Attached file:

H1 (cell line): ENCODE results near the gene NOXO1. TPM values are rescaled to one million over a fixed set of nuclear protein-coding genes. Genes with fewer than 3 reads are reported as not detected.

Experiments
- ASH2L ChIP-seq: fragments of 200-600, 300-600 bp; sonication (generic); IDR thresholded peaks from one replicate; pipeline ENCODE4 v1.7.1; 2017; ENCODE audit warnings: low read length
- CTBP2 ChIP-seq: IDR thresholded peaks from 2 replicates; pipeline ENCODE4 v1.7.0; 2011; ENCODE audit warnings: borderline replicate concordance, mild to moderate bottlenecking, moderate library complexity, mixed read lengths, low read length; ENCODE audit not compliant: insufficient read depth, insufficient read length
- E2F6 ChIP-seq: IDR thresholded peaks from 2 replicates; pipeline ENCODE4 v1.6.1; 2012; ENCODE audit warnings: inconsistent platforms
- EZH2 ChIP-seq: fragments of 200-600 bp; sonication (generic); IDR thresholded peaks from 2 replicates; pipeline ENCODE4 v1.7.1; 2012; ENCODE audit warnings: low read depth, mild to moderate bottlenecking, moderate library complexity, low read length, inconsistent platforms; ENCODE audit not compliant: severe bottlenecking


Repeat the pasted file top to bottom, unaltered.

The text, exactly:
H1 (cell line): ENCODE results near the gene NOXO1. TPM values are rescaled to one million over a fixed set of nuclear protein-coding genes. Genes with fewer than 3 reads are reported as not detected.

Experiments
- ASH2L ChIP-seq: fragments of 200-600, 300-600 bp; sonication (generic); IDR thresholded peaks from one replicate; pipeline ENCODE4 v1.7.1; 2017; ENCODE audit warnings: low read length
- CTBP2 ChIP-seq: IDR thresholded peaks from 2 replicates; pipeline ENCODE4 v1.7.0; 2011; ENCODE audit warnings: borderline replicate concordance, mild to moderate bottlenecking, moderate library complexity, mixed read lengths, low read length; ENCODE audit not compliant: insufficient read depth, insufficient read length
- E2F6 ChIP-seq: IDR thresholded peaks from 2 replicates; pipeline ENCODE4 v1.6.1; 2012; ENCODE audit warnings: inconsistent platforms
- EZH2 ChIP-seq: fragments of 200-600 bp; sonication (generic); IDR thresholded peaks from 2 replicates; pipeline ENCODE4 v1.7.1; 2012; ENCODE audit warnings: low read depth, mild to moderate bottlenecking, moderate library complexity, low read length, inconsistent platforms; ENCODE audit not compliant: severe bottlenecking